Stages of Writing

Your child went through several necessary stages in the development of oral language:  cooing, babbling, and playing with sounds.  Similarly, written language development follows predictable stages.  These are the stages your child will probably go through as he or she becomes a competent writer.

Level 1:  Emerging/Scribble

This is the beginning level at which your child scribbles.  You may not be able to tell what the picture is about, but it's important to praise your child's beginning drawing.

The flower is growing.

Level 2:  Pictorial

At this level, your child begins to draw a somewhat recognizable picture and may tell about it.  He or she may also imitate writing.

There are webs in Spidertown.

Level 3:  Precommunicative

Your child may now be printing his or her own name or an occasional known word and may be writing strings of letterlike forms or a series of random letters.  Sometimes he or she may attempt to read the message back, but you probably can't read it.

I have a goldfish called Arielle.

Level 4:  Semiphonetic

At this level, your child begins to use some letters to match sounds, often using one beginning letter to write a word.  He or she usually writes from left to right but may reverse some letters.

I found a lamp and a genie came out.

Level 5:  Phonetic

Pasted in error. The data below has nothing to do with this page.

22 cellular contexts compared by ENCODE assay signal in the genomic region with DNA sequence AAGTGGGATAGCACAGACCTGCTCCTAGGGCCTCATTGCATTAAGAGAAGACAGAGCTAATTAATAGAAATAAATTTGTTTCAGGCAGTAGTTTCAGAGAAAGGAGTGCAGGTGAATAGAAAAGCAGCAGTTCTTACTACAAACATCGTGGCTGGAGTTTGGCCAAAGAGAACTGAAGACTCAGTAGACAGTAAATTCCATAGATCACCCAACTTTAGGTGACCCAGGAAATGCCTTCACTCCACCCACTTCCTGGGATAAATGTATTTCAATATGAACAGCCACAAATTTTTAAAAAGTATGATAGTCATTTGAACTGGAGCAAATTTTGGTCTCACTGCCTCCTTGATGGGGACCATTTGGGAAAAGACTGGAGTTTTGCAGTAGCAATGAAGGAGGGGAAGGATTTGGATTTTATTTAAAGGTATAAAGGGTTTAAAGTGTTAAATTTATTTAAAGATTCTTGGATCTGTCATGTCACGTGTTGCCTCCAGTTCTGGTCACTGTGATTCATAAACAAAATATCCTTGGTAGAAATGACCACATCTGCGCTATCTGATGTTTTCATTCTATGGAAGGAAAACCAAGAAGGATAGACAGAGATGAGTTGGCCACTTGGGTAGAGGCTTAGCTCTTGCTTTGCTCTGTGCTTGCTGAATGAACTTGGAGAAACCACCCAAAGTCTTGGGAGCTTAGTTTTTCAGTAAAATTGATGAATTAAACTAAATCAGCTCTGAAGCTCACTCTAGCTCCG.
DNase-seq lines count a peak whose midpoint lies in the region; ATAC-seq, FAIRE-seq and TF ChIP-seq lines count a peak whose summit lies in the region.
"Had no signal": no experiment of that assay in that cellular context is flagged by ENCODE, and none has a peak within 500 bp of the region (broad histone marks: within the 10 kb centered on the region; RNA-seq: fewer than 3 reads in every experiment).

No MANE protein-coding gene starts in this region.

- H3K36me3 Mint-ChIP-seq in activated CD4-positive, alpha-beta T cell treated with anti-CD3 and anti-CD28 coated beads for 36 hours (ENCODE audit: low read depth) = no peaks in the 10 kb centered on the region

Now your child writes most words using beginning and ending consonant sounds and spells some frequently used words correctly.  He or she may begin to add vowel sounds, but they are often not the correct ones.  At this level, your child may begin to leave spaces between words.  It's getting easier to read your child's writing.

Once upon a time, there was (were) four butterflies.  They went on an adventure in the woods.

Level 6:  Transitional

At this level, your child is writing words the way they sound, representing most syllables in words.  He or she may sometimes be adding an extra silent e at the end of a word or doubling letters when they're not needed while trying visually to remember how spelling works.  Now your child usually leaves spaces between words and is spelling many words correctly as he or she writes more than one sentence.

Dear Blue Ranger,

Why do you fight?  I see you on TV.  You are the best.  Why do you go to the command center?  Why are you on Fox Kids?  I like your show.  Are you my friend? 

Love, Alex

Level 7:  Conventional

At this level, your child spells most words correctly, although he or she may use phonics-based spelling for advanced words.  Remember, we can only expect children to correctly spell words they have already learned!  Now your child is usually using capital and lowercase letters and periods and question marks correctly. 

Level 8:  Traditional

Advanced writers use a rich, varied body of written vocabulary.  They may still use phonics-based spelling for advanced words, but have mastered the spelling of commonly used words.  At this level, your child uses quotation marks, commas, and apostrophes correctly and usually organizes writing into appropriate paragraphs. 

My goal is for each child to enjoy writing and to begin little by little to understand how to become a better writer.  Remember, your child learned to speak gradually, and you celebrated each attempt.  Together, let's celebrate your child's attempts and gradual growth as a beginning writer!  If you have any questions about how you might help at home, please see me.

The information on this page was taken from the book Kid Writing with permission from one of the authors, Isabell Cardonick.  The book Kid Writing is published by the Wright Group and is available from McGraw-Hill.